Pool Motor Overheating - High Amps

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captjake
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Pool Motor Overheating - High Amps

Postby captjake » Tue 31 Aug, 2010 21:48

Thanks for your input, but I'm not ready to run 75' of wire through the attic only for a test at 240V. For now, I want to concentrate on fixing the problem at 115V.

This setup has been in place for 7 years. There is no damage to the wire from the main panel to the timer.

Pump pressure is about 10.


Allen G Myerson

Pool Motor Overheating - High Amps

Postby Allen G Myerson » Tue 31 Aug, 2010 22:46

You don't have to go through the attic. Just run the wires directly from the circuit breaker to the pump via the easiest and most direct route. You will remove them after the test.

At least try a bench test at 240 volts near the circuit breaker like you did with 120 volts.

I'm thinking that this could be a problem with your neutral wiring.
captjake
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Pool Motor Overheating - High Amps

Postby captjake » Wed 01 Sep, 2010 07:30

Attic is the shortest route. Panel and pump are on opposite sides of the property.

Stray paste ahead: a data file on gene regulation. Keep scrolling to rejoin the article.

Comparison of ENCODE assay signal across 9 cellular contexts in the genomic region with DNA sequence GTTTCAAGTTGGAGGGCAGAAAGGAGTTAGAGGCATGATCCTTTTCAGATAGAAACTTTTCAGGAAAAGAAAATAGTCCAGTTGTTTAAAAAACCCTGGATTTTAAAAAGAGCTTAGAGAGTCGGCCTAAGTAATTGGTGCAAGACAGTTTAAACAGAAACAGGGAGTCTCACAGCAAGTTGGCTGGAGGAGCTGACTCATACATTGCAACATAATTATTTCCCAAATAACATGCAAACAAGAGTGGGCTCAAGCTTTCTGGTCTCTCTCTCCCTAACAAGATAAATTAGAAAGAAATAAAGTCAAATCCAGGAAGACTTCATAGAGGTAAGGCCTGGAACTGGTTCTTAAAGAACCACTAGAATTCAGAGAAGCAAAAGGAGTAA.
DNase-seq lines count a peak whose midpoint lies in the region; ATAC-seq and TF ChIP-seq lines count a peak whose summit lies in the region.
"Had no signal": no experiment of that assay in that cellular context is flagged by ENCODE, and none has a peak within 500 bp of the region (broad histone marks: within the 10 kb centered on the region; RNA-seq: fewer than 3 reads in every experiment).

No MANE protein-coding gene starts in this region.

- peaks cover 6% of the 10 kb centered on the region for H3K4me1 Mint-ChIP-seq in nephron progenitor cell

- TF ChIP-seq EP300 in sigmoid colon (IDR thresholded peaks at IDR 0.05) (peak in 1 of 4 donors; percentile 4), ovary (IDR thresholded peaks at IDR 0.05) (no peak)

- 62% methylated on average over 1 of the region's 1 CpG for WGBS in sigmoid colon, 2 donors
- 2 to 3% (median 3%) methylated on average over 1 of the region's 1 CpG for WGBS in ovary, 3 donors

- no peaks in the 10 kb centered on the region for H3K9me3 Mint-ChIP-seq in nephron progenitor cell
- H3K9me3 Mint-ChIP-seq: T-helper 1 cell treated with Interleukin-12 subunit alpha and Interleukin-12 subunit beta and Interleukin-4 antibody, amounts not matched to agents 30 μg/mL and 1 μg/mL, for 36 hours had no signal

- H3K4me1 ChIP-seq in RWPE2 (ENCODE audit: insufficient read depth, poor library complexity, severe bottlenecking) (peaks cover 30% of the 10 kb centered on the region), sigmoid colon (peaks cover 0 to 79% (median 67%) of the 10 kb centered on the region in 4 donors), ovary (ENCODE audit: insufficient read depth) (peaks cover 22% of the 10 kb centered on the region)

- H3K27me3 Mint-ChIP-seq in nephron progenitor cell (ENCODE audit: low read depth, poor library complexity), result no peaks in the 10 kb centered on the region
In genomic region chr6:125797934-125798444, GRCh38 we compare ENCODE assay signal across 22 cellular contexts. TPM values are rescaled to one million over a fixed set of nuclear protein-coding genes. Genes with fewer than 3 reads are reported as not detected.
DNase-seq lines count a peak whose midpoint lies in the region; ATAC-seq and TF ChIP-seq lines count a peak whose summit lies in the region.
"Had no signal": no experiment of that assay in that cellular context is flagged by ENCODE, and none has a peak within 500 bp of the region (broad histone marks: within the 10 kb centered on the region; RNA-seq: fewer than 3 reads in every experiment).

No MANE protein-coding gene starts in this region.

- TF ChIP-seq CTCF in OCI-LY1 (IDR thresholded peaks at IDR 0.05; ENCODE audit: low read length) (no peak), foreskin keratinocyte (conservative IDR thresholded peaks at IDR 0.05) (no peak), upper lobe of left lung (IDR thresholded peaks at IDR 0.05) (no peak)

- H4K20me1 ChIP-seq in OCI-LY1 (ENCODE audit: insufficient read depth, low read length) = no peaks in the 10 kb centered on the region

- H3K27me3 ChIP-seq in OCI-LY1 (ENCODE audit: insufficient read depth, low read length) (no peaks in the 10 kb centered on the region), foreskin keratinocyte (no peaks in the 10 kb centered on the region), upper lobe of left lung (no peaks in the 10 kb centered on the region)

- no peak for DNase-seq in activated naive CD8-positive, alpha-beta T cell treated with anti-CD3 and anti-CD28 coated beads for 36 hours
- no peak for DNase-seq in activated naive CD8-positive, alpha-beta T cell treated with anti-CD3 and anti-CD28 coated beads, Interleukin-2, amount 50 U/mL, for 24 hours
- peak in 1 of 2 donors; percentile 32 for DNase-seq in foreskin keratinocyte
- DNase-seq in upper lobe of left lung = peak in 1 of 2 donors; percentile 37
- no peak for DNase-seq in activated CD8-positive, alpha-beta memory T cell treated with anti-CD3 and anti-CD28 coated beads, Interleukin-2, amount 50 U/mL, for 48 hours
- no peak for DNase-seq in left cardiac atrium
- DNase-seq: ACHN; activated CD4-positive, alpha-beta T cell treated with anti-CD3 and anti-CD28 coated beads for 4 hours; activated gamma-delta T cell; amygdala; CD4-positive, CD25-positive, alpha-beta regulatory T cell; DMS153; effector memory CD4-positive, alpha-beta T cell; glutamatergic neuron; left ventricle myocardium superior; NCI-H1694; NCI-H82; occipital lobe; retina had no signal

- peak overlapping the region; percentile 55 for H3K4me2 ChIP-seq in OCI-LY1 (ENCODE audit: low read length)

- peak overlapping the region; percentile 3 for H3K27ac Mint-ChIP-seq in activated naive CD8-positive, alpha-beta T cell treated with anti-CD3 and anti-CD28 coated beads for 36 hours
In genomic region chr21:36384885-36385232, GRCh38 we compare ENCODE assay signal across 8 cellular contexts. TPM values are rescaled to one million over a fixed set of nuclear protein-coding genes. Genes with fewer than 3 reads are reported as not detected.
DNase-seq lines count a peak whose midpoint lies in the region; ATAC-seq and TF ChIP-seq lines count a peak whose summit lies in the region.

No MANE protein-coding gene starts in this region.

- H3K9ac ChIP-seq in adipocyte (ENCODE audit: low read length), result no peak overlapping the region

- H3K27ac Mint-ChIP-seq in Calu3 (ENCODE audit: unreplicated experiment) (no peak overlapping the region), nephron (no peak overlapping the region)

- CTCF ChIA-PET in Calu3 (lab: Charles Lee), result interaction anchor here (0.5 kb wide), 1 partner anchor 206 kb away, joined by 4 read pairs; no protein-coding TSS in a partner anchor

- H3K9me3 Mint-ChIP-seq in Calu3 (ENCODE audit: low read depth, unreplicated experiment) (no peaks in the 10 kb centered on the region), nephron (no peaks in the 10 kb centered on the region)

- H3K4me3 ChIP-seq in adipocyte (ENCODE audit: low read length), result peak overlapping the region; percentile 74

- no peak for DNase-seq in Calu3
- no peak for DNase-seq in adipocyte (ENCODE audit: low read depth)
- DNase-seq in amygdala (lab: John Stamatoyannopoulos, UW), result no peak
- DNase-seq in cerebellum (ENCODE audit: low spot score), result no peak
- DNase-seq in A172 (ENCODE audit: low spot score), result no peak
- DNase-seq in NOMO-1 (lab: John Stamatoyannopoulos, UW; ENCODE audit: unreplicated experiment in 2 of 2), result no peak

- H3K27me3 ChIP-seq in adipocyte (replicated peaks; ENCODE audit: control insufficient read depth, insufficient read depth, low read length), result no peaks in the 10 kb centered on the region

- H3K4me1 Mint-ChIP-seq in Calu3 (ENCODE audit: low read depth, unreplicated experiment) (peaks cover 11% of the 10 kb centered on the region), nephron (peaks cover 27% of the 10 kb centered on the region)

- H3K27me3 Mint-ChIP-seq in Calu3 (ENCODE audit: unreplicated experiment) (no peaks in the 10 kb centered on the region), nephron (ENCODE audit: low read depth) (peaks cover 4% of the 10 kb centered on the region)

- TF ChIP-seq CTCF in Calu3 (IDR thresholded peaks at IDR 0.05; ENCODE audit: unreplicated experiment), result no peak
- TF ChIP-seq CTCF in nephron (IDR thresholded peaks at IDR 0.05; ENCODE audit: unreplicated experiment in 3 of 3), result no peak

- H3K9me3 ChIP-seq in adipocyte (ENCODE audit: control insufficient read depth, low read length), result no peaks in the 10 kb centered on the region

Just disconnected the timer and light transformer. Hard wired to the motor direct. Still drawing 19A at the motor under load.

If you're thinking the neutral is bad, where in the circuit do you think it is originating?
Allen G Myerson

Pool Motor Overheating - High Amps

Postby Allen G Myerson » Wed 01 Sep, 2010 10:23

For the neutrals, it could be on the supply side. Ask the power company to check to see if it's on the supply. If the supply is good, get an electrician to check your system.

Can you do a bench test at 240 volts?

For a 240-volt test under load, I'm thinking you could just run the wire through the house and out a door or window to get to the pump. It's just for the test, so it doesn't matter where it goes.

I'm not sure what is causing the problem. Checking the current draw at 240 volts would help diagnose the problem. If you use much less total power (volts x amps) at 240 volts, then that would indicate a problem with the neutral.

Does the pump sound like it's running properly or does it sound like it's straining?

Are you having any other electrical problems? Things like lights flickering, or increasing or decreasing in brightness?
Allen G Myerson

Pool Motor Overheating - High Amps

Postby Allen G Myerson » Wed 01 Sep, 2010 10:29

Also, if you're going to rewire, I recommend that you switch over to 240 volts. It's better to run larger appliances at 240 volts to better distribute the power loads. You want to reduce the use of the neutral as much as possible.
captjake
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Pool Motor Overheating - High Amps

Postby captjake » Wed 01 Sep, 2010 10:37

Can I still run 10 awg for a 240V setup. If I'm going to spend money on this, I want to do it once and correctly.

What size breaker will I need for the 240V hook in?
Allen G Myerson

Pool Motor Overheating - High Amps